How to Manage a ULP (Particularly During Union Organizing)

When unions or employers take actions that are illegal according to the National Labor Relations Act (NLRA), there can be hefty consequences to pay. These unlawful actions are called Unfair Labor Practices (ULP) and are often used by these entities as scare tactics to get the desired action they want from employees. Whether it’s a union threatening an employer with ULPs in the hopes they’ll recognize the union voluntarily, or an employer discouraging union organizing by way of discriminatory practices, unions and employers have used ULPs to tip the process of union organization and matters in their favor. Learning to manage a ULP well is not only necessary, it’s vital to the outcome of the entire process.

Know The Process of A ULP

If an employee or labor union believes your organization is has committed a practice that violates labor laws under the Federal Service Labor-Management Relations Statute, they have the right to file a charge. The process involves filing a complaint with the ULP charges in the NLRB Regional Office where the incident took place or is occurring. But those who file charges need to do so typically within six months. The NLRB Regional Office (RO) dockets the file, assigns a case number and creates a case file, which includes the case log, affidavits and final investigation report.

The RO also evaluates the allegations and reviews the charges by taking several steps, including reviewing the sufficiency of the charge and whether the case requires further clarification of the ULP charges. Additionally, the RO also takes several factors into consideration before recommending the case for remedy, such as the presence of consistent communication via email or in writing. If all requirements are met, the case may proceed for reccommendation for injunctions or temporary relief, such as in the case of unilateral reorganization.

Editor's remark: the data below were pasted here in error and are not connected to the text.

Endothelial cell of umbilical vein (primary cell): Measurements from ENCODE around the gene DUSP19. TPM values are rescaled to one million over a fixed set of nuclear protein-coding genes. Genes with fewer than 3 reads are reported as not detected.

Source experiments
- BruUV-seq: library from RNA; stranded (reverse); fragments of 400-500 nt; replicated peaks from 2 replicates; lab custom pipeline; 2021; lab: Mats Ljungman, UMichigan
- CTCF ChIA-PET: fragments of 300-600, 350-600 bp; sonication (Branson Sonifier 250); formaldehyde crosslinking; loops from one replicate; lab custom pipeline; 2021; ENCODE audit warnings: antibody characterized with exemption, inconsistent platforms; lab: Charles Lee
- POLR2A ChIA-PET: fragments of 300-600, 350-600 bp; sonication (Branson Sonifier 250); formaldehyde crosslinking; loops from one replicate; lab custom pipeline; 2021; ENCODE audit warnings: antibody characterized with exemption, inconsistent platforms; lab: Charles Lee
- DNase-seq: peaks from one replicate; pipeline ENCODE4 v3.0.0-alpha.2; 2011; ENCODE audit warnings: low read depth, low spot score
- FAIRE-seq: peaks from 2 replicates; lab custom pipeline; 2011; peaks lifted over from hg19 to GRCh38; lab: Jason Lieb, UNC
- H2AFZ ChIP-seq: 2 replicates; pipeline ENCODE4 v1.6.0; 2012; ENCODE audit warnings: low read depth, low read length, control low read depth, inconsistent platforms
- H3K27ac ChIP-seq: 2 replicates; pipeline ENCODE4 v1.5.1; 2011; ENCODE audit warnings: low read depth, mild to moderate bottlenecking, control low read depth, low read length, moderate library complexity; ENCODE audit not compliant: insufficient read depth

Liability Also Extends to Unions

Employers are not the only entities that can be found guilty of ULPs. Unions can face this same fate, too. For example, unions may use ULPs as a tactic in the course of waging a corporate campaign. In fact, the Service Employee International Union (SEIU) was found guilty of disparaging and defaming the Professional Janitorial Service of Houston, Inc. (PJS). The union spread information in the local area claiming the company violated the rights of its workers and even filed a class action lawsuit against PJS claiming it violated federal wage laws after PJS required SEIU to hold a secret ballot election in order to represent the company’s workers. This violation cost the SEIU $5 million. While unions may be charged, they often use ULPs to manipulate, frighten and control companies in union organizing campaigns. Auto manufacturer Nissan faced ULP charges by the United Auto Workers (UAW) union, which the UAW used in effort to organize. Yet, the fear of change and wages close to current union workers’ wages resulted in Nissan workers voting against the union organizing efforts of the UAW.

Manage a ULP

If you receive ULP charge, you’ll need to give a detailed statement to the NLRB and may require witnesses and documents to help your case. It’s important to cooperate with the NLRB and avoid retaliating.. Your responsibilities as a charged party involve communicating appropriately with the National Labor Relations Board (NLRB). This includes participating in an investigation held over the phone. You can also evaluate requests for affidavits and submit evidence via fax.

It’s crucial to use experienced legal counsel to help in your defense and investigation of your in a ULP case so you can correctly conduct interviews of employees and submit your position statement. You have the option to use the Alternative Dispute Resolution (ADR) to resolve your ULP case. The ADR ensures you understand the Statute and compliance requirements. It also helps with resolving ULP matters without litigation.

Final Thoughts

Facing ULP charges can be overwhelming. But by enlisting legal counsel, and understanding the process and your responsibilities, you can take appropriate action to manage any ULP charge.

About the Author Walter Orechwa

Walter is IRI's Director of Digital Solutions and the founder of UnionProof & A Better Leader. As the creator of Union Proof Certification, Walter provides expert advice, highly effective employee communication resources and ongoing learning opportunities for Human Resources and Labor Relations professionals.

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